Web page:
Third part in Aleksandr Sokurov's quadrilogy of Power, following Moloch (1999) and Taurus (2001), focuses on Japanese Emperor Hirohito and Japan's defeat in World War II when he is finally confronted by General Douglas MacArthur who offers him to accept a diplomatic defeat for survival.
A father and his son live together in a roof-top apartment. They have lived alone for years in their own private world, full of memories and daily rites. Sometimes they seem like brothers. ... See full summary »
From a misty night into the dark exposition rooms of a museum to ponder philosophically at paintings by 'Pieter Jansz Saenredam', 'Hercules Pieterszoon Seghers', Hendrikus van de Sande ... See full summary »
A 19th century French aristocrat, notorious for his scathing memoirs about life in Russia, travels through the Russian State Hermitage Museum and encounters historical figures from the last 200+ years.
The existential protagonist is a hungry, homeless, socially isolated, and socially alienated young man living on the streets of an anonymous Russian big city in the 19th Century. He's ... See full summary »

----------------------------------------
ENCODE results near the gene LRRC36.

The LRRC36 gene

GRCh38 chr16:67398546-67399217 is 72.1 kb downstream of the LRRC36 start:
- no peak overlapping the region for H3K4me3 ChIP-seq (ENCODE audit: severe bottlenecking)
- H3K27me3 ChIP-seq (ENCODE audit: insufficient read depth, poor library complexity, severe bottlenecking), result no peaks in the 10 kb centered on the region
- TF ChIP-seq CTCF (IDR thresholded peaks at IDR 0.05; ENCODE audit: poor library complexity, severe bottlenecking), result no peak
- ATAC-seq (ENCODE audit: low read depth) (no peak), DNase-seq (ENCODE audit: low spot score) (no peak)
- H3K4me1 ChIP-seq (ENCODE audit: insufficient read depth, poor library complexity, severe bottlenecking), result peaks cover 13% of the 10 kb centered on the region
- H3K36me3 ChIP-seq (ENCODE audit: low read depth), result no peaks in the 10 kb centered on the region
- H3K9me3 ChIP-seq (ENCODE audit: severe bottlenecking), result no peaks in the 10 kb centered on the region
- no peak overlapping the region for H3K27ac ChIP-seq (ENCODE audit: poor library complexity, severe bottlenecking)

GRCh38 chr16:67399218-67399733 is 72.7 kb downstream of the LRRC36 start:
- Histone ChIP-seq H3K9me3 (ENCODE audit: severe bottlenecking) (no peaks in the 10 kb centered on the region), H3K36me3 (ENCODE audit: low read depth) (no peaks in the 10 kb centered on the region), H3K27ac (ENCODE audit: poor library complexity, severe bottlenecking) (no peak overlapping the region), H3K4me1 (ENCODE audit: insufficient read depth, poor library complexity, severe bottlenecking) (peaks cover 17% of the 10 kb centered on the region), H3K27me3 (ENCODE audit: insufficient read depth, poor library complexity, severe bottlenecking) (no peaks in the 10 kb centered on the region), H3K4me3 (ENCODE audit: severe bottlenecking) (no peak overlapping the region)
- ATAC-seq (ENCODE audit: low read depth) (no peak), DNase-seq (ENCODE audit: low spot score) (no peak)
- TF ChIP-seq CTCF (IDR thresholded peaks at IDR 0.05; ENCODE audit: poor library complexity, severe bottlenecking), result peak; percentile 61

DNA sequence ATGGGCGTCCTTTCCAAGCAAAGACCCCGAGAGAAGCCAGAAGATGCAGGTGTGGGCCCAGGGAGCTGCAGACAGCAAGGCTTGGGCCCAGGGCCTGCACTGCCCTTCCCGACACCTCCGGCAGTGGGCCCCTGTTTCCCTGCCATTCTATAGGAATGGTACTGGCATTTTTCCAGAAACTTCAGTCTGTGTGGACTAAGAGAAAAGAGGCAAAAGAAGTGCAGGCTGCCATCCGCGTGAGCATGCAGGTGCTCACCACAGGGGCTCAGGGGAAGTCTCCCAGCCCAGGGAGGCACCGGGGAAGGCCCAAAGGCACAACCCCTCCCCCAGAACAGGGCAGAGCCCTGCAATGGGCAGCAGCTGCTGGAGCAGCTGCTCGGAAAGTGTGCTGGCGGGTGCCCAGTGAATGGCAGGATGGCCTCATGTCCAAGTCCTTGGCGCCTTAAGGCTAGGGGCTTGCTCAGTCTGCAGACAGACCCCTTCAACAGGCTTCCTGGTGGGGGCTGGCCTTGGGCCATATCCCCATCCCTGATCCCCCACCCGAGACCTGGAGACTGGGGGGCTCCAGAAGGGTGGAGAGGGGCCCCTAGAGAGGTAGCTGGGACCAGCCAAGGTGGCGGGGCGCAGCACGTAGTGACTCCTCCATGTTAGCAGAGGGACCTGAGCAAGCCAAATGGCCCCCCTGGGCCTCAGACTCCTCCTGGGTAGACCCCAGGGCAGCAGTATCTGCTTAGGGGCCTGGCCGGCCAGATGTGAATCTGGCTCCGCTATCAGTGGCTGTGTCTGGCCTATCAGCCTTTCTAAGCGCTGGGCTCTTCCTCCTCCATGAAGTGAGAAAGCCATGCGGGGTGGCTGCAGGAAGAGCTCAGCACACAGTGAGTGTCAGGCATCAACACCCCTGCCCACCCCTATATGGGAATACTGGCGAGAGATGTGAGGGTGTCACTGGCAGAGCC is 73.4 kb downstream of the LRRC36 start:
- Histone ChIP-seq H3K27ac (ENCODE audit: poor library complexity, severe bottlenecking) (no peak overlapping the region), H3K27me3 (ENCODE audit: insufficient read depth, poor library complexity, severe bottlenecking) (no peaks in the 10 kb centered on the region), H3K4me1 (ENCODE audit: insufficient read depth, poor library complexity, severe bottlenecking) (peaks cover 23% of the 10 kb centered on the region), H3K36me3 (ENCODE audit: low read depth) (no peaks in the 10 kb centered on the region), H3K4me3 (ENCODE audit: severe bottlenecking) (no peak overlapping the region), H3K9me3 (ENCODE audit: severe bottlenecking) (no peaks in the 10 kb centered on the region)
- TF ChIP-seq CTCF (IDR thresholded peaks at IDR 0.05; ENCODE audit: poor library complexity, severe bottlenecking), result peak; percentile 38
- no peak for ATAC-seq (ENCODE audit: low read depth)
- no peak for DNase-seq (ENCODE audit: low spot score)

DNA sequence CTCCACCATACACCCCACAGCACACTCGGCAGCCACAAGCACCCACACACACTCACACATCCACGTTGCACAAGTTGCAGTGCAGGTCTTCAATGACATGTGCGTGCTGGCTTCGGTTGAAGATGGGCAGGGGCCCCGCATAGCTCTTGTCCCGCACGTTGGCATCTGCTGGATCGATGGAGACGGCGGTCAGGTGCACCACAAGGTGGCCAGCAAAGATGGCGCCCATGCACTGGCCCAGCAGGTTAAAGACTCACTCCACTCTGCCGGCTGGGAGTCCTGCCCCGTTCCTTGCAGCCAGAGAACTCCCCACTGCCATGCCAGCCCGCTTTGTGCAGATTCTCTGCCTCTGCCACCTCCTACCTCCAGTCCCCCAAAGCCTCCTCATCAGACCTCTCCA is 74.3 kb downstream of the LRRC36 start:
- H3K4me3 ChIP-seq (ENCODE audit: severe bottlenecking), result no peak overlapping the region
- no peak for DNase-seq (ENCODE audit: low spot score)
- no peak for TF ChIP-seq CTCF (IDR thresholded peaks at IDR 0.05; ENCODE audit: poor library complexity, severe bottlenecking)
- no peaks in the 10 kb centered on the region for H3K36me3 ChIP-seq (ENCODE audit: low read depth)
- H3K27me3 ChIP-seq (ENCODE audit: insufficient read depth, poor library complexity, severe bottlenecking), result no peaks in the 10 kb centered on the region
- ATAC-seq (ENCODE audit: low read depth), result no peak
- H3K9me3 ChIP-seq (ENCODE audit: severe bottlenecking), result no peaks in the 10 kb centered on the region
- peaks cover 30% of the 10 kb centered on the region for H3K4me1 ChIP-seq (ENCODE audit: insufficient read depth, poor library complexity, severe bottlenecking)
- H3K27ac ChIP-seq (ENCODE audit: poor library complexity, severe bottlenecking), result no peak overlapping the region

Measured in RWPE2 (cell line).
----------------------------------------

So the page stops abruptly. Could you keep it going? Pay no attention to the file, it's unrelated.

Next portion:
During production, this film was often rumored to be shot in a single take, making it an ideal sequel to Aleksandr Sokurov's previous 'museum film', Russian Ark (2002). Eventually, a more traditional editing technique was chosen by Sokurov to tell the story. See more »
Director Sokurov eschews the usual form for this type of film, which would be documentary, in favor of a sort of historical drama. It switches back and forth from the present era to WWII to the 18th century. It is an attempt to explain the history of The Louvre by integrating several different phases in its existence; The acquisition of much of the artwork by Napoleon in his conquests, transporting it out of harms way before the Nazi occupation, and a contemporary recap of the logistics and hazards involved in each phase.
Can I be frank? I found the whole exercise somewhat confusing. I would get the gist of a particular scenario, only to have the director switch gears and move to another era and another circumstance, and having to readjust my focus and concentration on this new problem (where are we now?, I kept asking myself). I enjoyed glimpses of the Great Hall, the Mona Lisa and several other treasures that go to make The Louvre the epicenter of western culture. All I was asking was a little clarity.
Maybe he just could have made it a documentary.
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